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In response to my rant about UTR 15, Annex 7:
> I'm pretty sure that the hashcode of an identifier (its 'identity')
> needs to be calculated from a normalized form of that identifier. I'm
> also pretty sure that a system which didn't also literally convert
> identical-hashing identifiers to identical representation and screen
> appearance would be worse instead of better, because the fundamental
> property of identifiers is that we the programmers need to be able to
> distinguish between them correctly.
Exactly. Unfortunately, it's a bit difficult to pin down "identical
representation." Does your editor represent "math italic" and
"blackboard bold" identically, or does it use two separate,
distinguishable typefaces? Or more subtly: Even if your editor does
represent "ffi" differently as letters and ligature, can you see the
difference? Coding standards include guidelines like, "Don't use two
identifiers that differ by only one character or otherwise look alike."
It's hard to tell how much of this to handle in the language and how
much to leave to coding standards. For example, what about the
identifiers "resume" and "rèsumé"? The editor can probably distinguish
the two, but what about the programming language? Should it fold them
together? Should it only fold them in some locales (like English, where
they collate identically)? Should it treat them as different, and leave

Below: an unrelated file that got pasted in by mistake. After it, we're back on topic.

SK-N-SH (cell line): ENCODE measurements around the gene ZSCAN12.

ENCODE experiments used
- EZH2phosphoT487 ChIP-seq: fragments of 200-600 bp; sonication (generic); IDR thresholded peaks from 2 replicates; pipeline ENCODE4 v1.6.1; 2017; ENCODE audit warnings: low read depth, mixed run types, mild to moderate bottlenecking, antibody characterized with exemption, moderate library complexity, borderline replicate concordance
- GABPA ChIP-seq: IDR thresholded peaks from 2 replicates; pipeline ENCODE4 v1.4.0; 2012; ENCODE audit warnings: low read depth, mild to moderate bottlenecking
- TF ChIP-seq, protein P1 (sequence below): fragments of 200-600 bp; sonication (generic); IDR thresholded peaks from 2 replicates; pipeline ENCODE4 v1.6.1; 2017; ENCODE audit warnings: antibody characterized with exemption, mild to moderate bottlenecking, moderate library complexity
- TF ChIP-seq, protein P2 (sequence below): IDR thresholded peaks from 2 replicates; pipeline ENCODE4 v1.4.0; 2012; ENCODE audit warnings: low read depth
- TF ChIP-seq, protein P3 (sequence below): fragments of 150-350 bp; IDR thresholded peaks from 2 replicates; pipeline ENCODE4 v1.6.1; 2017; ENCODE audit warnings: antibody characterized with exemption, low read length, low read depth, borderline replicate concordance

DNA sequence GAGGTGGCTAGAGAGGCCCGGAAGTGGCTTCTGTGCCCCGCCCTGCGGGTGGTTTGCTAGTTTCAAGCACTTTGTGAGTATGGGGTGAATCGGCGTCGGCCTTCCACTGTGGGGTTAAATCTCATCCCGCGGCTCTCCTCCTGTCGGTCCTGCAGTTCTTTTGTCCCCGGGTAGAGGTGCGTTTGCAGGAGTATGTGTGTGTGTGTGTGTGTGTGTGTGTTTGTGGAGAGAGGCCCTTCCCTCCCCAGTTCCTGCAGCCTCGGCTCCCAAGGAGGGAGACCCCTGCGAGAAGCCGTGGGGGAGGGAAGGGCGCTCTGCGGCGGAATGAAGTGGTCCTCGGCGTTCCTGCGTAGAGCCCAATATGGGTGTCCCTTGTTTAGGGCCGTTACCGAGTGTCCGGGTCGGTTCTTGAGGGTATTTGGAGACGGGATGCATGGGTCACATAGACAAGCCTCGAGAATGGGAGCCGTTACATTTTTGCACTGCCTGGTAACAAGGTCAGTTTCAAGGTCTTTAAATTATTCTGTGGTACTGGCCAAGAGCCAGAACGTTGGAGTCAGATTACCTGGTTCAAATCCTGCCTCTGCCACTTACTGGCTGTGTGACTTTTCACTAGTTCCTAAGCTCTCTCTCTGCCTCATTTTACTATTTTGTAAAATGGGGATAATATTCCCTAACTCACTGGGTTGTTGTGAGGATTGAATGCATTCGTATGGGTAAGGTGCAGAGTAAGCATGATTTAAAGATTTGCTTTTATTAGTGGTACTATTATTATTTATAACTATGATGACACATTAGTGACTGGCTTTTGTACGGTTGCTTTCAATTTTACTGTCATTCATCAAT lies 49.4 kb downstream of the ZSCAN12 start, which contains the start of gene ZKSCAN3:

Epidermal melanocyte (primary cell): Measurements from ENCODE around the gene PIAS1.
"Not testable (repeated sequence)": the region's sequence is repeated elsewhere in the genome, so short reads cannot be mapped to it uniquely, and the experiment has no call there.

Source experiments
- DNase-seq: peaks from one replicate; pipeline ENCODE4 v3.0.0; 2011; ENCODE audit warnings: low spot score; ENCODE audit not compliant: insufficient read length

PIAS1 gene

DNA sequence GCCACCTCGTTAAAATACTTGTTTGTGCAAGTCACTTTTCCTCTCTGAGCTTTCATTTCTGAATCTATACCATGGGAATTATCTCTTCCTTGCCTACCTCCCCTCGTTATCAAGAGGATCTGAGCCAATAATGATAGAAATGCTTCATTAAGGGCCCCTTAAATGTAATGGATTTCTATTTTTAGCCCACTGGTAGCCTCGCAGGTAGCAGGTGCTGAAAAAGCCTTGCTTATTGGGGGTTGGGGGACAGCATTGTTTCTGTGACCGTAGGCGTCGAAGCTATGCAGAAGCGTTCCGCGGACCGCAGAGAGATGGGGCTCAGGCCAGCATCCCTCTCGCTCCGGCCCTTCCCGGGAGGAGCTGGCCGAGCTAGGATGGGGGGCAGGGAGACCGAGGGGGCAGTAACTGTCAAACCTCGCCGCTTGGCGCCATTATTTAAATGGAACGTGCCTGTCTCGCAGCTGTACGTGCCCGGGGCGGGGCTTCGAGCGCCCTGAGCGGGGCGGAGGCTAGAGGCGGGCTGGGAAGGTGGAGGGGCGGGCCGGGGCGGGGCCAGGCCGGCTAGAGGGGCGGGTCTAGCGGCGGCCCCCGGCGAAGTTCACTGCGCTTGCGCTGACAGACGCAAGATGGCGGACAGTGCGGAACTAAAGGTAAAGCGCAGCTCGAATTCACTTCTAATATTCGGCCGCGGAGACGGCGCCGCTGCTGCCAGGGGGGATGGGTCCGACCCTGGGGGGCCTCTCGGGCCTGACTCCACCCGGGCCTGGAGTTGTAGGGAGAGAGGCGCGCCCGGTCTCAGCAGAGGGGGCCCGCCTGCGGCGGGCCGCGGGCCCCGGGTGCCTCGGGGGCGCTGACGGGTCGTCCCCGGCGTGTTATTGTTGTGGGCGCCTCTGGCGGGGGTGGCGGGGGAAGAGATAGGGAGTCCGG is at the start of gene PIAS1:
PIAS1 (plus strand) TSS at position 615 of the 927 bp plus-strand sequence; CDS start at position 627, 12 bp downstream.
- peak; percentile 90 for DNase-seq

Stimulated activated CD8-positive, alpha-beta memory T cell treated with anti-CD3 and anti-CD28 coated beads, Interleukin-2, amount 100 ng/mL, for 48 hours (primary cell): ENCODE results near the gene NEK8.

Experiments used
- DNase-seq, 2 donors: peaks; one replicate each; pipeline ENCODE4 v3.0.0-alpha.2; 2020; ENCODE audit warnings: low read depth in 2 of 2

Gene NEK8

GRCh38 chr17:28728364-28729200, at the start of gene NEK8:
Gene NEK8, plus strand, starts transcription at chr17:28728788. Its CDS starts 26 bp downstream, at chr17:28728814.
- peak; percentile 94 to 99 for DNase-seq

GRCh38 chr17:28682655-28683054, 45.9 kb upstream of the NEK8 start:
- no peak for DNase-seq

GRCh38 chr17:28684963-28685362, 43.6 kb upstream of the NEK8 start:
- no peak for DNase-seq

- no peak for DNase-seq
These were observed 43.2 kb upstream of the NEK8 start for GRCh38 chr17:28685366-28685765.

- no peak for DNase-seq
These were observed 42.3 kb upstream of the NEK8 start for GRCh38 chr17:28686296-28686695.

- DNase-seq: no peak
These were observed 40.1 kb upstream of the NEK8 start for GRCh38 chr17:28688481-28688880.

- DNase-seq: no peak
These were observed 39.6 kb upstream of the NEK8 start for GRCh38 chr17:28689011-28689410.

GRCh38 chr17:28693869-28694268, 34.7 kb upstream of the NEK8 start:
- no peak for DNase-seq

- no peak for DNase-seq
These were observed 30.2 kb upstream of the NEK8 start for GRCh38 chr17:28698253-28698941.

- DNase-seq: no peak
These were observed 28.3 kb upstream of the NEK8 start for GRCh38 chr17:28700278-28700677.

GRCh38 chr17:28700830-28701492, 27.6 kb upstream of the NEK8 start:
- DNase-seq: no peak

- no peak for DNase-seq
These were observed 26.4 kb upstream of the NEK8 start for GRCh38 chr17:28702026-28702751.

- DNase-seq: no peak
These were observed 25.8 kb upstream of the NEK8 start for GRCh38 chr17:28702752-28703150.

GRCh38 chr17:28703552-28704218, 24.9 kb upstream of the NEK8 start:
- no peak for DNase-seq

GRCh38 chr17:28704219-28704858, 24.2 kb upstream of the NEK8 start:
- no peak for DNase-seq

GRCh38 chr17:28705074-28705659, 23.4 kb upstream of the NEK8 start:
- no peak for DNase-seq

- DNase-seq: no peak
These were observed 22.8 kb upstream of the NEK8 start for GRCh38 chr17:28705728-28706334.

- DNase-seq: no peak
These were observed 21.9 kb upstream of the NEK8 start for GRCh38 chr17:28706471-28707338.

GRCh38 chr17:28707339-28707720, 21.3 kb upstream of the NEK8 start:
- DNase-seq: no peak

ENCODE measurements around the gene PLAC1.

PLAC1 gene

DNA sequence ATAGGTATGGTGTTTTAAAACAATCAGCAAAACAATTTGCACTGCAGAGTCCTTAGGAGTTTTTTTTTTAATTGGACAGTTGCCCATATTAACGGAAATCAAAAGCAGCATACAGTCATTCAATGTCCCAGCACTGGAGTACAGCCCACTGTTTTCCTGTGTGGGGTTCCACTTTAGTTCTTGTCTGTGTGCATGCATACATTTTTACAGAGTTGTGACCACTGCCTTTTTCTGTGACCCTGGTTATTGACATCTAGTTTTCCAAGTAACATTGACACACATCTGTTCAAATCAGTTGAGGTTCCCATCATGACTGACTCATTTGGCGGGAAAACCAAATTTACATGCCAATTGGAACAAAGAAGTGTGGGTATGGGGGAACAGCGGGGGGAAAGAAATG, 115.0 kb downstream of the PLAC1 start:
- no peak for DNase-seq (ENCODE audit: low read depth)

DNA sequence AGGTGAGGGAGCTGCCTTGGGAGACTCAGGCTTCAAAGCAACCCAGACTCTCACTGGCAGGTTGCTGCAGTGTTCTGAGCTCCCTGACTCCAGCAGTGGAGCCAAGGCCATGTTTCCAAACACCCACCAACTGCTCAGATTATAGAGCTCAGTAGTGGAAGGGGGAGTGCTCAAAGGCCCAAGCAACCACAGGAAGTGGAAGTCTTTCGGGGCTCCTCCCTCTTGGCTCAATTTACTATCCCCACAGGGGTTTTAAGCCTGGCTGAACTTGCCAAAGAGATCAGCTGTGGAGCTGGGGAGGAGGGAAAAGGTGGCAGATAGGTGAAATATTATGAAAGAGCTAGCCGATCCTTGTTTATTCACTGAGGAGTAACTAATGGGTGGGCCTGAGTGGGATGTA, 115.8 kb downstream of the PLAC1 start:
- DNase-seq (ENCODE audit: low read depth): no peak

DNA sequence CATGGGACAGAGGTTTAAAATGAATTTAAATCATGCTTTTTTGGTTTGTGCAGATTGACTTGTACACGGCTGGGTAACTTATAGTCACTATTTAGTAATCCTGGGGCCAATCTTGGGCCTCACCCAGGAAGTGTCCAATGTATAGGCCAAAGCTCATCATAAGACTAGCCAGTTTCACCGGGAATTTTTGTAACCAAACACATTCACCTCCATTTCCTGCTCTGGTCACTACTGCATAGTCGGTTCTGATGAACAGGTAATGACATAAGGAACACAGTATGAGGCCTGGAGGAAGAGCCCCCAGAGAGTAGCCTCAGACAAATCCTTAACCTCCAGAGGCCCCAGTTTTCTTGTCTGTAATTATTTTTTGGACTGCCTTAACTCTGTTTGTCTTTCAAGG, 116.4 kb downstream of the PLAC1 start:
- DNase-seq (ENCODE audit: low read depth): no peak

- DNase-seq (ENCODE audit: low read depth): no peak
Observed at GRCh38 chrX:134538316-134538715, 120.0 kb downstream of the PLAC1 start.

it up to the coding-standards gurus?
In other words, should the compiler help in deciding when two
identifiers are too much "alike"? Should it treat them as if they really
are the same? Where do you draw the line? Is it locale-dependent?
Domain-dependent? (For example, I'm not sure how to feel about the math
alphabets. On the one hand, I think they're great, because they make it
easier to put math in plain text or source code, without markup or
binary format issues. On the other hand, the only complicate this
> As you correctly point out there are problems with both NFC and with
> NFKC. However, the existence of NFKC makes the use of NFC identifiers
> risky in several ways.
I think NFKC is necessary, though. I think it's far superior to NFC for
most applications that don't require round-tripping, and I get the
impression that it's the "preferred" way to normalize texts. The Unicode
Consortium has chosen a very specific level of abstraction. I think it's
easiest to describe it with a "keys on a typewriter" metaphor. On a
typewriter, there's no "degrees Fahrenheit" key, because you can type it
just as well as "degree sign, capital F." Likewise, a typewriter doesn't
have different keys for "numeral 1" and "superscript numeral 1." Nor
does it have a "universal radix sign"; you must choose a full-stop,
comma, apostrophe, thin space, etc. as appropriate for your audience.
The Consortium prefers that abstraction, and therefore I think they
prefer NFKC, because it flattens all of the semantic and arbitrary
details into pure "typewriter forms." They provide NFC because it's
necessary for round-tripping and intermediate encodings -- for
compatibility with other systems, basically. But I think they see that
as a necessary evil.
And because of that, I'm a bit surprised that they added several
complete math alphabets to the character set. It isn't necessary for
interchange, and it goes against the "one abstract font to rule them
all" concept. What's really aggravating is that they're "compatibility
forms," even though they weren't added for compatibility's sake! In my
mind, there's a difference between folding an "Anstrom sign" and folding
math alphabets, but the character base treats them both the same.
Perhaps this is a subtle hint to discourage their use.
Oops, sorry, got off on a rant there.